The gappers and other volunteers at wheaton labs have put in HUNDREDS of man-hours peeling some 500 logs in preparation for wofati 0.8. I personally have peeled at least a hundred, I figure. That is a lot of time thinking about better ways to do the job. Lots of less work-intensive methods have been proposed. A popular one is that we girdle the trees at some critical point in the year and wait until the bark beetles eat the cambium away. Then when we fell the tree, the bark pretty much falls off as it hits the forest floor, and we get a much more aesthetic log with lots of cool bug trails.
I hypothesize that there is a variety of fungus with which we can inoculate the tree when we girdle, that will eat away the cambium layer of the douglas fir right quick. It is, after all, the most nutrient-rich part of the whole tree. Surely there is some organism that would love to dine upon it more than we enjoy peeling it with tools and sweat.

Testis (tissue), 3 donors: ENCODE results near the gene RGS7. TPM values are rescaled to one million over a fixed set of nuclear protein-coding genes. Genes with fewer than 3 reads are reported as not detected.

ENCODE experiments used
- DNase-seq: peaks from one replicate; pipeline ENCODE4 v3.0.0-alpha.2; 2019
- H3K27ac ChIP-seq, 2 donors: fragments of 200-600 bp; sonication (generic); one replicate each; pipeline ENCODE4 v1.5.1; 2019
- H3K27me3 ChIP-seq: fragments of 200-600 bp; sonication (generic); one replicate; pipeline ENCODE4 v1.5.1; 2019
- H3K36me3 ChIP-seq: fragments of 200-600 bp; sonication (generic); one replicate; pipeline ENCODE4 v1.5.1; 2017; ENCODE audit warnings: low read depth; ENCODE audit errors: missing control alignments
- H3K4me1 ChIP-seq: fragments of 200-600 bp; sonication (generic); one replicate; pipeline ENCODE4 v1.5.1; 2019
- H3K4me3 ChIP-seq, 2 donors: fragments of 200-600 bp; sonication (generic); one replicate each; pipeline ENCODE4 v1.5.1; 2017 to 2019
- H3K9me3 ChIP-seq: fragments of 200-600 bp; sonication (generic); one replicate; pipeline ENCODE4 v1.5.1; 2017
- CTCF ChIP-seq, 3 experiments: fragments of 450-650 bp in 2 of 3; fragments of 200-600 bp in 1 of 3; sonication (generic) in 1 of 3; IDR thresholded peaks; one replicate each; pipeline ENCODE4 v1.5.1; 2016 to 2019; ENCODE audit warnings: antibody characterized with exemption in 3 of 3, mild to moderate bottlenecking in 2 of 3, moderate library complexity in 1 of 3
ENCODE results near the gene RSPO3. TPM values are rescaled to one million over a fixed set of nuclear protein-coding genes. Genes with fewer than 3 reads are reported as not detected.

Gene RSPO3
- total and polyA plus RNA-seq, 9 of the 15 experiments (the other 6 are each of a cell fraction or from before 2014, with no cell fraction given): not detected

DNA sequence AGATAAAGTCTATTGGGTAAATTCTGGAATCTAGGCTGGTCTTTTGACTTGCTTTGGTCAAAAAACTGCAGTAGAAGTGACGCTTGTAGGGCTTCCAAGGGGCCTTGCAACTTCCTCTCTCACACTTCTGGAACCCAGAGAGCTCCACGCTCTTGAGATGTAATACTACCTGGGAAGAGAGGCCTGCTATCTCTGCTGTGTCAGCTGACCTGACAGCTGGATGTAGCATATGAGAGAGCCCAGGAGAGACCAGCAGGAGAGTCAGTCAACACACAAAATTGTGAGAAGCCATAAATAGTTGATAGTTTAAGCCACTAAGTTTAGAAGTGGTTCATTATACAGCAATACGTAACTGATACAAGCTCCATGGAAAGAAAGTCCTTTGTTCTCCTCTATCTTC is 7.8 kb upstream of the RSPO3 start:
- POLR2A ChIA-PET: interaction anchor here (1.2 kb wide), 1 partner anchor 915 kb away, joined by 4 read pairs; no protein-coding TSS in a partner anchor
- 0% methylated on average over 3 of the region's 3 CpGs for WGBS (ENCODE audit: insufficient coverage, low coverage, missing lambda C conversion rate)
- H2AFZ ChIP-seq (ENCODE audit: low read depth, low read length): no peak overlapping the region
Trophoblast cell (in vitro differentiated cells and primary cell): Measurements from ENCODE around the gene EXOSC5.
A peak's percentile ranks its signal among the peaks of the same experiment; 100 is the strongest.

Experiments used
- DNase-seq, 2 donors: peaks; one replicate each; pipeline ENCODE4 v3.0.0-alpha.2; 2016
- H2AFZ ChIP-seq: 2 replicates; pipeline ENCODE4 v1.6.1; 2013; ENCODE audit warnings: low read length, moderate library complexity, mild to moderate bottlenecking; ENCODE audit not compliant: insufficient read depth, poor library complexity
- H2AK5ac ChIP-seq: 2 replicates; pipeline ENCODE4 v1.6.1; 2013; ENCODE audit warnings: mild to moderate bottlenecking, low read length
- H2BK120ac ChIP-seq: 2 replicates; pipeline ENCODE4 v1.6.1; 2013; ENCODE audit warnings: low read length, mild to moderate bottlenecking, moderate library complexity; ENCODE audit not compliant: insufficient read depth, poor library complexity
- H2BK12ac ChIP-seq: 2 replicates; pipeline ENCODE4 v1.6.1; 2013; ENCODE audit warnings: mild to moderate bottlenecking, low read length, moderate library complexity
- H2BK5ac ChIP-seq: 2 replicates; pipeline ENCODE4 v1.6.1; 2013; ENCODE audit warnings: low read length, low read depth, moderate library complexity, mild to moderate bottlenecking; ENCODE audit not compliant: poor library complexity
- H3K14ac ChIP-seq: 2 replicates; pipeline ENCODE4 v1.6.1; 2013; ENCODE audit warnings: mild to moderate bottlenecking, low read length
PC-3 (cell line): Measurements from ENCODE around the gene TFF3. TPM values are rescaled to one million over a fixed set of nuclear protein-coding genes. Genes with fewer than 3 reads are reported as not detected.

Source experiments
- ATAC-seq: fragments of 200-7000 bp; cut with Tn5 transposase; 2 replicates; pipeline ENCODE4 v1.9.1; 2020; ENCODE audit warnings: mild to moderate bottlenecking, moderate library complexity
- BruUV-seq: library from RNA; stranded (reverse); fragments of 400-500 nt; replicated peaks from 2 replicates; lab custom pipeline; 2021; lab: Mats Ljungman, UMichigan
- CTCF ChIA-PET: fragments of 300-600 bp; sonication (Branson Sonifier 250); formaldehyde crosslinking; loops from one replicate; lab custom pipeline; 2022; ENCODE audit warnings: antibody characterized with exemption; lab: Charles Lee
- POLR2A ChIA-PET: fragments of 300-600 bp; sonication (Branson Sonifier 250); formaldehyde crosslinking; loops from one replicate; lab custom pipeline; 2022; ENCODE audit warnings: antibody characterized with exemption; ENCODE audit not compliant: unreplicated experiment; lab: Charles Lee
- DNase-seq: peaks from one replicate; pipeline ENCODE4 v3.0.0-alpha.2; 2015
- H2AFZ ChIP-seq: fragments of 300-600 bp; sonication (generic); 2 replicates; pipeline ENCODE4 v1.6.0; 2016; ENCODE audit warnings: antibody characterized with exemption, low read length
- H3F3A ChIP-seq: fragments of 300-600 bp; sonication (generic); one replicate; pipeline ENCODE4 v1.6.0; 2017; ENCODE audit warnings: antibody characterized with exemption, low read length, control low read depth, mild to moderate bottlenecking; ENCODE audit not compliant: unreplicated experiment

Every day, every season there is change, something new to observe, and constant learning. Permaculture has the dimensions of a life-oriented chess game, involving the elements, energy, and the dimensions of both life-forms and building structures (also with political, social, financial, and global implications).
Hypholoma Capnoides is an edible fungus that will eat those logs. However, peeling the bark will make it less likely to do that. This also sounds not like what you are trying to do. I know of no species that will do exactly what you are trying to do.
Soaking them in water might help, but here in the West, you are unlikely to achieve much rain during this time of the year. You could experiment with pouring water on a section of tree to see if it would help the bark come off more easily.
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